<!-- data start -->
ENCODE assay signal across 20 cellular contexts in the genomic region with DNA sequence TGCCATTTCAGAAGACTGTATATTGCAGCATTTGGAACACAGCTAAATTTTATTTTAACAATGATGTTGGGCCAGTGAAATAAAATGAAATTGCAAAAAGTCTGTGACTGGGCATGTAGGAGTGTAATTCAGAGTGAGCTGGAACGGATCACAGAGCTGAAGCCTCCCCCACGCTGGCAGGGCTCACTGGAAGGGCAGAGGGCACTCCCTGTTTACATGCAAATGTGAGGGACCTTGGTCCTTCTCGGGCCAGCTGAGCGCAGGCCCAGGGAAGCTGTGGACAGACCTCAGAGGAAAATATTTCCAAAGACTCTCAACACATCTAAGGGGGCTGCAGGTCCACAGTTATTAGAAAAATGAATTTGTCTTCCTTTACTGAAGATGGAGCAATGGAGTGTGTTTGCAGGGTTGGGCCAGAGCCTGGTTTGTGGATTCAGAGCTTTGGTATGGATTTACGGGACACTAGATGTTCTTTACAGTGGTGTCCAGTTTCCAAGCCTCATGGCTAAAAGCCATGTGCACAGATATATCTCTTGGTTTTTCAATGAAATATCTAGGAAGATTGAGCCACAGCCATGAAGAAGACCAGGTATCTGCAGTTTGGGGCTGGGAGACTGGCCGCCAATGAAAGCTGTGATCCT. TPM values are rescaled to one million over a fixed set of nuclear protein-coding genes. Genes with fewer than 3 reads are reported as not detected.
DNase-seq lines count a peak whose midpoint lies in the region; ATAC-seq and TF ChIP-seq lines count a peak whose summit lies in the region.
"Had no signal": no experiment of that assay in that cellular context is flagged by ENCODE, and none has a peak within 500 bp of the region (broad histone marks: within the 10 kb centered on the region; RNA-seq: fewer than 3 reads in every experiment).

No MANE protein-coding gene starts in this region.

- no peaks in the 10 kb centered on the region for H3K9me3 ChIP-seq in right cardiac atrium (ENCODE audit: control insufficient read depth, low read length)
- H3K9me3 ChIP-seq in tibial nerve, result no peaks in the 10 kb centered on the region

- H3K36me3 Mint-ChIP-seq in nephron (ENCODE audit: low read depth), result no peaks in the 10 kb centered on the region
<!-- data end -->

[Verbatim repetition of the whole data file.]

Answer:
ENCODE assay signal across 20 cellular contexts in the genomic region with DNA sequence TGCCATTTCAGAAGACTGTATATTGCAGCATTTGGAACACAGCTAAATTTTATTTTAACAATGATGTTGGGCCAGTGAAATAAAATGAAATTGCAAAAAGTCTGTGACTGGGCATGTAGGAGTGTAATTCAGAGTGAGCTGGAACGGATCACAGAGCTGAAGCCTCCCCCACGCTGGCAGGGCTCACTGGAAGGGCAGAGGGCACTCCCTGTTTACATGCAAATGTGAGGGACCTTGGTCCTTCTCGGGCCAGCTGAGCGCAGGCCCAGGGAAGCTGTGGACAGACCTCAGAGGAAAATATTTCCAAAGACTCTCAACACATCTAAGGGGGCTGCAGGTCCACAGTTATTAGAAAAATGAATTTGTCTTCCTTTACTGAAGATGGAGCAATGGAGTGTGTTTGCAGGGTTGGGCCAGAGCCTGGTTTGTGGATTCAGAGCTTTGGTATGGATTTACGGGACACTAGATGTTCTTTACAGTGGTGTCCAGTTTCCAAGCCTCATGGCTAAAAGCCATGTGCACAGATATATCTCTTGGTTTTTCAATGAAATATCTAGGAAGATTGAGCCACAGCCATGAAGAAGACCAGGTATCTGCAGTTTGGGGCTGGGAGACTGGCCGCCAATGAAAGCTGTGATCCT. TPM values are rescaled to one million over a fixed set of nuclear protein-coding genes. Genes with fewer than 3 reads are reported as not detected.
DNase-seq lines count a peak whose midpoint lies in the region; ATAC-seq and TF ChIP-seq lines count a peak whose summit lies in the region.
"Had no signal": no experiment of that assay in that cellular context is flagged by ENCODE, and none has a peak within 500 bp of the region (broad histone marks: within the 10 kb centered on the region; RNA-seq: fewer than 3 reads in every experiment).

No MANE protein-coding gene starts in this region.

- no peaks in the 10 kb centered on the region for H3K9me3 ChIP-seq in right cardiac atrium (ENCODE audit: control insufficient read depth, low read length)
- H3K9me3 ChIP-seq in tibial nerve, result no peaks in the 10 kb centered on the region

- H3K36me3 Mint-ChIP-seq in nephron (ENCODE audit: low read depth), result no peaks in the 10 kb centered on the region